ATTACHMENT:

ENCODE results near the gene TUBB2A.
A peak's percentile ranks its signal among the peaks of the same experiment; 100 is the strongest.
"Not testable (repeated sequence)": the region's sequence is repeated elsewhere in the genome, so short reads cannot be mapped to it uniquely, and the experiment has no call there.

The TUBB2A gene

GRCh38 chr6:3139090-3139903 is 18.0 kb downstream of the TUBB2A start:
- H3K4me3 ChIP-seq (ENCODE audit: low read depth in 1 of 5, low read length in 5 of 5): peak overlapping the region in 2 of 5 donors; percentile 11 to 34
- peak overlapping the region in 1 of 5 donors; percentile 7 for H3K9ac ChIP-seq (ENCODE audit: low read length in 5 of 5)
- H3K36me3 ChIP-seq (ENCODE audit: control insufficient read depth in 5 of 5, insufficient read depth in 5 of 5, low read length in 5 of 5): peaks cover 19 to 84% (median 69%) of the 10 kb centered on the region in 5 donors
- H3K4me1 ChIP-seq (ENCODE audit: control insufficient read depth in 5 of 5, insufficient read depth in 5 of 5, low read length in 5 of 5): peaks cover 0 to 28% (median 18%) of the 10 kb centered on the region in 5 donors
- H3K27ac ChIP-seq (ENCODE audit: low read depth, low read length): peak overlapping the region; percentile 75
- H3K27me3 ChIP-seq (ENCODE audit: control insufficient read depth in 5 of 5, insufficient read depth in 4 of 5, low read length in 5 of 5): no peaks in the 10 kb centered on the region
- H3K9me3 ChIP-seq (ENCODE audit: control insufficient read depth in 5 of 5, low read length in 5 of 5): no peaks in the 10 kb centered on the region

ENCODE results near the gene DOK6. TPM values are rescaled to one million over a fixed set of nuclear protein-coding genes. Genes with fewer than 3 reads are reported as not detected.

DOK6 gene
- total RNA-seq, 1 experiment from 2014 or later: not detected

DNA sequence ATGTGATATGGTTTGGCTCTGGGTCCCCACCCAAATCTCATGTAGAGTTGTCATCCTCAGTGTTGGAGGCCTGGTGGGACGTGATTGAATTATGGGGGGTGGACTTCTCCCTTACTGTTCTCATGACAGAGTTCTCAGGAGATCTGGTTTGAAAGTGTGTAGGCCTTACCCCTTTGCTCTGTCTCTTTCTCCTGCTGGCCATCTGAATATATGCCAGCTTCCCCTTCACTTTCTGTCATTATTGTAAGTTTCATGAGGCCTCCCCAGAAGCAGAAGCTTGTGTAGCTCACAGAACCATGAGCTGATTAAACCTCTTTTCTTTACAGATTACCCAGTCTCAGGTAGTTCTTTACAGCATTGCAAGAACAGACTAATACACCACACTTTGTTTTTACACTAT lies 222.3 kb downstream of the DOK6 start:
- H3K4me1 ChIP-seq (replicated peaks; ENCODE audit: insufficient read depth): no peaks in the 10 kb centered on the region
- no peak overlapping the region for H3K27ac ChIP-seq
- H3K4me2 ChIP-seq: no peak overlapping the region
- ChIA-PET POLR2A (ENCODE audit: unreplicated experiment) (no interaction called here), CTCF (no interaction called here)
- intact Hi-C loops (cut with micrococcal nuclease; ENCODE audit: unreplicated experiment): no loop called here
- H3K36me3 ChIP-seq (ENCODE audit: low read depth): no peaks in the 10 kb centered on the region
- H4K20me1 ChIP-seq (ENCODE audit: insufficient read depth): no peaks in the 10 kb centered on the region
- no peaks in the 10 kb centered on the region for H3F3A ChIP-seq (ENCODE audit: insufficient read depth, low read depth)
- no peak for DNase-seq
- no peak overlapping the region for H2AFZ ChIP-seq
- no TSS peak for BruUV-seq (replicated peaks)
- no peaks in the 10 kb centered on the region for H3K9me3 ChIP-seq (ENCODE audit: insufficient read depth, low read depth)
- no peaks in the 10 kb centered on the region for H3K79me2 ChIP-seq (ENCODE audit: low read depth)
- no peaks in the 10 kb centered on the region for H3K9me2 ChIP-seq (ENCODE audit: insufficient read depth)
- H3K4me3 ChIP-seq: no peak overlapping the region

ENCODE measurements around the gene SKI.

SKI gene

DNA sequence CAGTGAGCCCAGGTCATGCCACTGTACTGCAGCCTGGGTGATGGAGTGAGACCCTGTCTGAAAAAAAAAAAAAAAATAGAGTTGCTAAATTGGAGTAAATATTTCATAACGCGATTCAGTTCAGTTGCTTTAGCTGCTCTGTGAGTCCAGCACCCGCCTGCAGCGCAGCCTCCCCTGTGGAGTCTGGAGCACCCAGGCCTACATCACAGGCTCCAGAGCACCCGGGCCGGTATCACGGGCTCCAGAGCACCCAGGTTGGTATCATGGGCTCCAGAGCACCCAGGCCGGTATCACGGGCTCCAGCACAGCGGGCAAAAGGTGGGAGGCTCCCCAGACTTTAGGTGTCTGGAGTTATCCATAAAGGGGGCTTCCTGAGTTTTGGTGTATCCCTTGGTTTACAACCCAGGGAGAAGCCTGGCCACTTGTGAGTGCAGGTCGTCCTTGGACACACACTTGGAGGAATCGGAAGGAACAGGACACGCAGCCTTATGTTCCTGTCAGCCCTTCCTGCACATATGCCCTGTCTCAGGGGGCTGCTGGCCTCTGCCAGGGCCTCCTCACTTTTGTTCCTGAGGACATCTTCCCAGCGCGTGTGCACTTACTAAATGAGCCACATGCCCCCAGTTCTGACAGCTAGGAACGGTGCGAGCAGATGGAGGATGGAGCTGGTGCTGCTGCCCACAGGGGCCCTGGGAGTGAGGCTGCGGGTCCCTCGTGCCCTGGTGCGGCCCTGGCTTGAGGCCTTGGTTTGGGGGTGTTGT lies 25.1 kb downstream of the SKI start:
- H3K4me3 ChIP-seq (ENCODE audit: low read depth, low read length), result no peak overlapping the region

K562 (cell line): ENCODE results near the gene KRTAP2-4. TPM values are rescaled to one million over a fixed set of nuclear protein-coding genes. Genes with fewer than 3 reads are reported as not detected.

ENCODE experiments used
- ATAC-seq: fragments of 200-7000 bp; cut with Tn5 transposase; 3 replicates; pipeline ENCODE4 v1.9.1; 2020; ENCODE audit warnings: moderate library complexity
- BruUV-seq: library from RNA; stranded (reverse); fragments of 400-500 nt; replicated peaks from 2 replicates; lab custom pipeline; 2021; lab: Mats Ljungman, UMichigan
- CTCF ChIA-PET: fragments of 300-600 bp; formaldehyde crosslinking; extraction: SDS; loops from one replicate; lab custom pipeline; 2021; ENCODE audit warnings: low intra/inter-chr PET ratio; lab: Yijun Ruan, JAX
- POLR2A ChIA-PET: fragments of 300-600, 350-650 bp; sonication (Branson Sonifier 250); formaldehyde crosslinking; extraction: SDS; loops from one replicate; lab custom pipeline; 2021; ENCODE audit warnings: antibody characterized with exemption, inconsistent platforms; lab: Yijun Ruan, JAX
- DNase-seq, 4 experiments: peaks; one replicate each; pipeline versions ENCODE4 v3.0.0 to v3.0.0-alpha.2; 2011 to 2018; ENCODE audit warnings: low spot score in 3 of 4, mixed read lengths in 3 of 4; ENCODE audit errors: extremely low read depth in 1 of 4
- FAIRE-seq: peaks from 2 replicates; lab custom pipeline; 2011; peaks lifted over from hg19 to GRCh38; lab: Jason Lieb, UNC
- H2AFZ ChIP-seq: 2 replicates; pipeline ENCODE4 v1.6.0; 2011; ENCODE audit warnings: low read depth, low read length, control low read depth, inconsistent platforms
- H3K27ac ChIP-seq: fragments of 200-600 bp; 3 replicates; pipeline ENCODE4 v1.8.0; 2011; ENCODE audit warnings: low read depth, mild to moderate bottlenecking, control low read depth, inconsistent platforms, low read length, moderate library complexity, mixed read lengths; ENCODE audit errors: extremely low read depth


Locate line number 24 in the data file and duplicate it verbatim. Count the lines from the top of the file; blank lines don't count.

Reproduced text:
- no peaks in the 10 kb centered on the region for H3F3A ChIP-seq (ENCODE audit: insufficient read depth, low read depth)